This pensions crisis is obviously a complete disaster. Unless perhaps it isn’t.

I sometimes think that I go to conferences and seminars and forums and suchlike for only two reasons – one, to show off when I’m speaking, and two, for the networking.  But actually there’s a third reason that applies more often than I might imagine, which is that I do get to hear some cracking presentations.

My old friend Malcolm Small, for example, was in magnificent form at an event last Friday, making our blood run cold at the horror and hopelessness of our retirement planning efforts in the post-final-salary-pensions era.  Chart after chart, statistic after statistic, added up to a conclusion that was pure Private Fraser:  “We’re all doomed, Captain Mainwaring.”  Doomed, I tell you. Doomed.  To describe our pathetic attempts to save for our retirement as a fart in a hurricane would be an insult to farts.  The handful of coppers we will receive from our wretchedly underfunded annuities won’t even stretch to a weekly tin of catfood – and I don’t mean for the cat.

We all accept this dire prognosis so unquestioningly that the contrarian in me assumes it must very likely be wrong.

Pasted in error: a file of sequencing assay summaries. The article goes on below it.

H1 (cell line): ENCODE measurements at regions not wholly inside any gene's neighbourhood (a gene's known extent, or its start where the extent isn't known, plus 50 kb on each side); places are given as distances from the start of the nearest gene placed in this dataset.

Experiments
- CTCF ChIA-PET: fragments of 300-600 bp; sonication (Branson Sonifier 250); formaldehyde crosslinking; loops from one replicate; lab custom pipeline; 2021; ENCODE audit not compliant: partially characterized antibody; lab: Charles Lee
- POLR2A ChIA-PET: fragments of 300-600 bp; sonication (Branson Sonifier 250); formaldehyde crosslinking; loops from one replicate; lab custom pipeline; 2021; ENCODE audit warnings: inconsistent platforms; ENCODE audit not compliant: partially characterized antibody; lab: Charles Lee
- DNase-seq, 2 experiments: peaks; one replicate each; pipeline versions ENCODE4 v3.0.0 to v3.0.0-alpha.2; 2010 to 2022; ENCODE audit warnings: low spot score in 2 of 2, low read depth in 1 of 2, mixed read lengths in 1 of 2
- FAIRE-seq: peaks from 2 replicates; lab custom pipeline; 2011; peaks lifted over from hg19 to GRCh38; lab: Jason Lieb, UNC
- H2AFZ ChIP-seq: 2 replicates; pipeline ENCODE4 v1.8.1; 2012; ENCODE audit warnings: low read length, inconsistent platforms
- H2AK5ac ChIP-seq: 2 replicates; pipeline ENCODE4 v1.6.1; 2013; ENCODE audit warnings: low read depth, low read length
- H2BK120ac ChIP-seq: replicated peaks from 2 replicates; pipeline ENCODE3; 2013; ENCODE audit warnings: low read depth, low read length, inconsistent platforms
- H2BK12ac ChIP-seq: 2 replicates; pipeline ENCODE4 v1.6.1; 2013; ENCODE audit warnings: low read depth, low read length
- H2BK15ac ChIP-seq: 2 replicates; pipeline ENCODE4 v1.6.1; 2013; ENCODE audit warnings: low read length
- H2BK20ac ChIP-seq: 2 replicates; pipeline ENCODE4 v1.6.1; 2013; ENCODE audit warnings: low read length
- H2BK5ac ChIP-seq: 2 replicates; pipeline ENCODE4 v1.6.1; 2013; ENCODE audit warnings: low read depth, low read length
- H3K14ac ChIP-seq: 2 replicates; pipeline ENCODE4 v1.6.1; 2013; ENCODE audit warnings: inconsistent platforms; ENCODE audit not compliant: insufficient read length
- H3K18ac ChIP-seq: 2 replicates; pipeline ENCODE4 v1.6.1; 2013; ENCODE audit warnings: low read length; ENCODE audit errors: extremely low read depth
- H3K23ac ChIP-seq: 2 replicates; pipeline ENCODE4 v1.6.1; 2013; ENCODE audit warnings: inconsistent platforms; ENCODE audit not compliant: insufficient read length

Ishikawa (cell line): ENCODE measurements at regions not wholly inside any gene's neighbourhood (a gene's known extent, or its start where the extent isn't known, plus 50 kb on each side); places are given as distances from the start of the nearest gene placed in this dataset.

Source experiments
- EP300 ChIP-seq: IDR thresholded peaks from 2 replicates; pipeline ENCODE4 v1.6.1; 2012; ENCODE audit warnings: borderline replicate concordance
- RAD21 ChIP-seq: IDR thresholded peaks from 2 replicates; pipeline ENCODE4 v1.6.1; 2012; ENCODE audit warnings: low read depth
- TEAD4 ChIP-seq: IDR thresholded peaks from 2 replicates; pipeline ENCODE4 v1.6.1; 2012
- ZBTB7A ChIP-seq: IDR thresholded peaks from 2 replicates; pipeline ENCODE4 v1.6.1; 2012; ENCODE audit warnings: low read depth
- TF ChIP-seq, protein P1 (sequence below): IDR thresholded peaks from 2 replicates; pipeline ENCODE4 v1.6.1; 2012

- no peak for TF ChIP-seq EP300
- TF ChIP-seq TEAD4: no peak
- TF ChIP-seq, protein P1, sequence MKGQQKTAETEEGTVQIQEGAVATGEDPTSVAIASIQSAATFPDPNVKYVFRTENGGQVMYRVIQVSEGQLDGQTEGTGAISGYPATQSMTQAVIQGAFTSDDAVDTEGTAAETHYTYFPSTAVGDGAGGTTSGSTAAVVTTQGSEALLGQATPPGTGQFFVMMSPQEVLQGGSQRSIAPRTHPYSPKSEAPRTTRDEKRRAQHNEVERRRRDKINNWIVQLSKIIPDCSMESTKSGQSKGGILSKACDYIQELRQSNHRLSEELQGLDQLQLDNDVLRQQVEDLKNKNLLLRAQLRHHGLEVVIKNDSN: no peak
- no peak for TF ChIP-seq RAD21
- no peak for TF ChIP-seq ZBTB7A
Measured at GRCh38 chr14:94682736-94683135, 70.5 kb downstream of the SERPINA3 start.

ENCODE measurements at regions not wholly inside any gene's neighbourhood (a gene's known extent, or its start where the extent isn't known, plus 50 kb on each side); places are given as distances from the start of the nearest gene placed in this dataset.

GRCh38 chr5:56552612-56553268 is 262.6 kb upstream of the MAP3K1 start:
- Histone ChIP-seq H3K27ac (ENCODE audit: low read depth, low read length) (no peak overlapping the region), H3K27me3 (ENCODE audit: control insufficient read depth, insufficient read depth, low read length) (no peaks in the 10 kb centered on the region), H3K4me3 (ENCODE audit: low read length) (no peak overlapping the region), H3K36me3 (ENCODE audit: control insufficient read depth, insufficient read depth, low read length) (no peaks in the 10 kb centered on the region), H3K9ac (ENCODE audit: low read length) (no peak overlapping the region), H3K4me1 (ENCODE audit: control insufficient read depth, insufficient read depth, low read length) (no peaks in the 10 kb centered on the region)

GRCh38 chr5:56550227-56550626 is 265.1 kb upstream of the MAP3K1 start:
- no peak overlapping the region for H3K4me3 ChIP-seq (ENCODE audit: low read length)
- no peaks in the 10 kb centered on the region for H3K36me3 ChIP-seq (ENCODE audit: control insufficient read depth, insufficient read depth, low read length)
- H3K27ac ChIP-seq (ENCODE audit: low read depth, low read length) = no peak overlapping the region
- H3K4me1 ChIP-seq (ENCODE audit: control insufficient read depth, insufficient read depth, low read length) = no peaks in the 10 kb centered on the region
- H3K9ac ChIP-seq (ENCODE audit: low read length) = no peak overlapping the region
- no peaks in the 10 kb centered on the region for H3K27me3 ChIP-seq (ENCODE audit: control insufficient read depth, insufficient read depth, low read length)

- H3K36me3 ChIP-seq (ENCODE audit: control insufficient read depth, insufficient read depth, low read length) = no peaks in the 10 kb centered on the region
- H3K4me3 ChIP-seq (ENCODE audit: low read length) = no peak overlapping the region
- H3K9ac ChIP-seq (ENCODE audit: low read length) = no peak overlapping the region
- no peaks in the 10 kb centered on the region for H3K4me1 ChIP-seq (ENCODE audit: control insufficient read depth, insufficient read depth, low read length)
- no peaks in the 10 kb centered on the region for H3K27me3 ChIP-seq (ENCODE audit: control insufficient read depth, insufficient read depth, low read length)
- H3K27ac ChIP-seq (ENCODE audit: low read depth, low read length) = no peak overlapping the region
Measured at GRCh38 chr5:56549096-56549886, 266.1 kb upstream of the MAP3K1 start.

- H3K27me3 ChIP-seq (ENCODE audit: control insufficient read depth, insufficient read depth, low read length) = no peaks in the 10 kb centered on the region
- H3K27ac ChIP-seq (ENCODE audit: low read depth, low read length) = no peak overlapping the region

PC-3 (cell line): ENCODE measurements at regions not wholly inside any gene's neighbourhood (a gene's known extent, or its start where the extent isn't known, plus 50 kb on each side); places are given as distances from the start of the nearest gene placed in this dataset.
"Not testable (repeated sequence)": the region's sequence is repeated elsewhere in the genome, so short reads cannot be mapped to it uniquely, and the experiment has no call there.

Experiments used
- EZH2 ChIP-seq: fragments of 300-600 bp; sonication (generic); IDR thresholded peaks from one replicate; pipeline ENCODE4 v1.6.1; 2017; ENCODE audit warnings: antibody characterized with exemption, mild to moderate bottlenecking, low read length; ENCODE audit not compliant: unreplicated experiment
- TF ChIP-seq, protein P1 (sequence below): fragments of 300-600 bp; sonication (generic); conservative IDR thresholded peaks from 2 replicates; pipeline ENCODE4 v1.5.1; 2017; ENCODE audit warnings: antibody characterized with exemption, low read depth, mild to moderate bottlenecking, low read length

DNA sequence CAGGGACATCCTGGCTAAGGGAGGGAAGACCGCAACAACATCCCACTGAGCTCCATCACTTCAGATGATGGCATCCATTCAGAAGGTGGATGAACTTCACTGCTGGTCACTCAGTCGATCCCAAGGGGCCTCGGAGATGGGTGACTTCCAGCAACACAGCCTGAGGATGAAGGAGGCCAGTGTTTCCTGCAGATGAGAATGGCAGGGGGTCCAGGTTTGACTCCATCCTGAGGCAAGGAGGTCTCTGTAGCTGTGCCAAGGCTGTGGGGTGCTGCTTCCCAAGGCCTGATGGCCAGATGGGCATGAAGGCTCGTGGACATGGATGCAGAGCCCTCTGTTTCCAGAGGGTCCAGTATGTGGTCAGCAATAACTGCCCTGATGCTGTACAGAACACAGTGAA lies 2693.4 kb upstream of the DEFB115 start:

It’s certainly slightly exaggerated, at least as far as its imminence and universality are concerned.  Although most final salary pension schemes are now closed to new members, there are still millions of existing members, and not just in the State sector – and most are still able to make contributions.  But that’s not really the point: Armageddon Postponed is only relatively good news.

What I wonder more fundamentally, though, is whether everything else is going to get quite as much worse as we all think it is.  There are a few reasons why it might not. 

First – as Malcolm emphatically recognises – these days people hate pensions, and one of the consequences is that they put their money into other forms of retirement saving.  These, as we all know, include things like property and ISAs.  They also include those huge cash savings balances, often derided by investment experts as the evidence of “reckless conservatism” but actually at the moment not so stupid when the rate of return on risk-free savings is better than most risk-based alternatives.

Second, despite wobbling and probably tumbling property prices, I wonder whether those who calculate these things have fully worked out the consequences of inheritance.  When elderly people of very modest means have homes worth hundreds of thousands of pounds, the key questions for the offspring are a) how long will mum and dad live, and b) how many siblings do I have.  At the very least, for millions of people with few siblings, their inheritances are likely to add up to a good deal more than their personal pension savings.